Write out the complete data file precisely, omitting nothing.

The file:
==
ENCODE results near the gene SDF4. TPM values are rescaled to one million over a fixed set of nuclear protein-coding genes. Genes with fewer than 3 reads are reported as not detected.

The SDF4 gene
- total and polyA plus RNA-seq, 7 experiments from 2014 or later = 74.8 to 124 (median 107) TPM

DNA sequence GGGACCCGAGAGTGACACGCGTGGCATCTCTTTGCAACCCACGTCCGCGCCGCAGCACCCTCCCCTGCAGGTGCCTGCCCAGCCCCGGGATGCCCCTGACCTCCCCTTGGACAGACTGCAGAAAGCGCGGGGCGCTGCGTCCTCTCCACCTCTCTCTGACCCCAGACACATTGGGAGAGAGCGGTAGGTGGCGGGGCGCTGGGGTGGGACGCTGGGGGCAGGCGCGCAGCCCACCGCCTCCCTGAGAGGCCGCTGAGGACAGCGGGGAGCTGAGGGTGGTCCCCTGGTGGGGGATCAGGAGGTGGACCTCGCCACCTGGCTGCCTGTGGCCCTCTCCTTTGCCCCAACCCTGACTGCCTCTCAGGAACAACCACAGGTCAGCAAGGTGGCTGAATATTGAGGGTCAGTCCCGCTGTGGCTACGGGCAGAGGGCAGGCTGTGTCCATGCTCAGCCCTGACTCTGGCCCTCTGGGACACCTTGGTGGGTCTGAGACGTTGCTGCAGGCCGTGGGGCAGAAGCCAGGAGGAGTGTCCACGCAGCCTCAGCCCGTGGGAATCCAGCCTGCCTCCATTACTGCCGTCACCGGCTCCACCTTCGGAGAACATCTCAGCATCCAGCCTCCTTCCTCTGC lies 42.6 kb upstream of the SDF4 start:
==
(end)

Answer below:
ENCODE results near the gene SDF4. TPM values are rescaled to one million over a fixed set of nuclear protein-coding genes. Genes with fewer than 3 reads are reported as not detected.

The SDF4 gene
- total and polyA plus RNA-seq, 7 experiments from 2014 or later = 74.8 to 124 (median 107) TPM

DNA sequence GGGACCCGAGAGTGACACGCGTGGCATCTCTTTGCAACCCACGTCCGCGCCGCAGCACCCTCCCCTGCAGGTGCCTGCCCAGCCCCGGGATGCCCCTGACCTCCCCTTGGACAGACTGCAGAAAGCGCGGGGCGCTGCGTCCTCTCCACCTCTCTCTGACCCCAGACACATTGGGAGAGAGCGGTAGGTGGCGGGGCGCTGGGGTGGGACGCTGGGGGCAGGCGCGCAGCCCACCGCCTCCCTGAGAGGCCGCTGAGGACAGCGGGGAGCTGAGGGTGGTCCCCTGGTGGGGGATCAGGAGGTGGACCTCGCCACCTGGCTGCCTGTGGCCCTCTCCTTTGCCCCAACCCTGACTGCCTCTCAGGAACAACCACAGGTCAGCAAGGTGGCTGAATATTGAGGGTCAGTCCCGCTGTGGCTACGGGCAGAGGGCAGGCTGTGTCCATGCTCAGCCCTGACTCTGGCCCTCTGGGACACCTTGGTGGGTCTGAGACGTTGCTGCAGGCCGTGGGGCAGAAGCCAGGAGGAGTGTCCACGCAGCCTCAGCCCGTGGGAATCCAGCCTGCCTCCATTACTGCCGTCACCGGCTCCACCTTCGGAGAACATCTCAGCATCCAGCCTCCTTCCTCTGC lies 42.6 kb upstream of the SDF4 start: